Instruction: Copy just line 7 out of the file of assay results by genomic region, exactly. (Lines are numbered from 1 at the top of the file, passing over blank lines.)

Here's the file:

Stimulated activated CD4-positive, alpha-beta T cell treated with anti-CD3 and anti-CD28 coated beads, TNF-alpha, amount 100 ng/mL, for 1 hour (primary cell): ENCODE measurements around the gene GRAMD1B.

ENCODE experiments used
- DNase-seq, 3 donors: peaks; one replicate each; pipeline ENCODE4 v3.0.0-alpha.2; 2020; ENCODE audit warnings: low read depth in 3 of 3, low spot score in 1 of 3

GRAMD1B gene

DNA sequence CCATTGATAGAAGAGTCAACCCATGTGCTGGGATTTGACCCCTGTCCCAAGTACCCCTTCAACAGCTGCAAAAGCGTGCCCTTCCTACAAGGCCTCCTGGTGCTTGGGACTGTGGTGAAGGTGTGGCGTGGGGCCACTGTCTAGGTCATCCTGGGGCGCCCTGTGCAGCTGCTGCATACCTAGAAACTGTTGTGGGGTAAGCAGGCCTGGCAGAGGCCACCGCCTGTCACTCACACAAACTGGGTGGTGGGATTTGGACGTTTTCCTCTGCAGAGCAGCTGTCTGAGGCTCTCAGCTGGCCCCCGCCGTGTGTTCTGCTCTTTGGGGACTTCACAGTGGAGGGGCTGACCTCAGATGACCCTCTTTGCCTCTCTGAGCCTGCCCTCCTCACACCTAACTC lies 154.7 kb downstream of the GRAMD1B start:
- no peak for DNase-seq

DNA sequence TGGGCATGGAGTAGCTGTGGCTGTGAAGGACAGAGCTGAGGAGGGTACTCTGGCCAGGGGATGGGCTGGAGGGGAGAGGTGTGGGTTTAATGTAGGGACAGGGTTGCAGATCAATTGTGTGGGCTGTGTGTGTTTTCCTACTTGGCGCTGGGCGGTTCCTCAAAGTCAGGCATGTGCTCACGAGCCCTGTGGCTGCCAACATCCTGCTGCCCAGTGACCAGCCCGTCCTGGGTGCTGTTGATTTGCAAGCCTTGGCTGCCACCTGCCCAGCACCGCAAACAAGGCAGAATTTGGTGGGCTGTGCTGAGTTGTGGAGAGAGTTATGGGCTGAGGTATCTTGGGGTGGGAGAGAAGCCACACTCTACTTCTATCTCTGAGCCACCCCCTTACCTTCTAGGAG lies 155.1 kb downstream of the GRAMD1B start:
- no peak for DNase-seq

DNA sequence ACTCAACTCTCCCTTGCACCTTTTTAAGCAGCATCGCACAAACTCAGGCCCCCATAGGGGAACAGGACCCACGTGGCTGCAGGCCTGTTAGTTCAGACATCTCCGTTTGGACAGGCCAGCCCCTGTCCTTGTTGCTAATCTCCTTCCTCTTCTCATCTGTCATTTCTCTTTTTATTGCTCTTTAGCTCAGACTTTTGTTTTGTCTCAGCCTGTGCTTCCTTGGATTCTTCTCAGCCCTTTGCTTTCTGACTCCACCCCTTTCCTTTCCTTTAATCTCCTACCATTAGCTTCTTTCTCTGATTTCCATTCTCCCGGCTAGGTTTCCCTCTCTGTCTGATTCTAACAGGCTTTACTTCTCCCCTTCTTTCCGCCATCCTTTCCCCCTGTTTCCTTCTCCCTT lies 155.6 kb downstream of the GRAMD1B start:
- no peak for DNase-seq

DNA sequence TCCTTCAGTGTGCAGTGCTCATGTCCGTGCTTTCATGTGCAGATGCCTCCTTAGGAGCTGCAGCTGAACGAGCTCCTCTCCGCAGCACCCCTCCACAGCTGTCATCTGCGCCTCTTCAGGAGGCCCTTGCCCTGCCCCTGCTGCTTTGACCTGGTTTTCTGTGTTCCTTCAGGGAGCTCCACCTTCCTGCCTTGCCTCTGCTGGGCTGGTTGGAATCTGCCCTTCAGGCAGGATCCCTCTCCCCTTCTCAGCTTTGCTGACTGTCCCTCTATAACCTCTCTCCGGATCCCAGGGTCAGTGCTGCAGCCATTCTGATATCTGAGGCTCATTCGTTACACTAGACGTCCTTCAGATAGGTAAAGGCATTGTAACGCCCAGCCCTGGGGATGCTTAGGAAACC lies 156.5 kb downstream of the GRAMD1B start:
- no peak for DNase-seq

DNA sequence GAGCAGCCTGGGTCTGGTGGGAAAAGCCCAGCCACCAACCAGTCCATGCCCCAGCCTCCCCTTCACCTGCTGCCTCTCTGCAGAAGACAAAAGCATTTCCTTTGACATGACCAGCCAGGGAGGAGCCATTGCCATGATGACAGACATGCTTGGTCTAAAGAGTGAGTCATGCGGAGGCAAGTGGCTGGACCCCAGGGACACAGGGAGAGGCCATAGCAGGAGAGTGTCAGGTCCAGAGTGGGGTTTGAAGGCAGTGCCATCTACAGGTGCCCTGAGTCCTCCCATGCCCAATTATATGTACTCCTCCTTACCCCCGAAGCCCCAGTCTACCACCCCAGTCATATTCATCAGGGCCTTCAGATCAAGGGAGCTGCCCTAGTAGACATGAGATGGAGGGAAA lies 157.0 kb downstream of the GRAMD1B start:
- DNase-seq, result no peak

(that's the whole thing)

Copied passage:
DNA sequence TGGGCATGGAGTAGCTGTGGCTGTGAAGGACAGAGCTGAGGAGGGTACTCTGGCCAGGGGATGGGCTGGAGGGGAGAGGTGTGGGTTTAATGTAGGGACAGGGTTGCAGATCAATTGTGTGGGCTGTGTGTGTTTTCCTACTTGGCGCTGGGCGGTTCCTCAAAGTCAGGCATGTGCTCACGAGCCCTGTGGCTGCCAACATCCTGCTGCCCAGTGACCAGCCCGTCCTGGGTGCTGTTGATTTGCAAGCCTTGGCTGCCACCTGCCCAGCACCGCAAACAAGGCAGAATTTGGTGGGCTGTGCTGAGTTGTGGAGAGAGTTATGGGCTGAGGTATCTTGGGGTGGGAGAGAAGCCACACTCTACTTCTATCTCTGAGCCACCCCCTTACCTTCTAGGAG lies 155.1 kb downstream of the GRAMD1B start: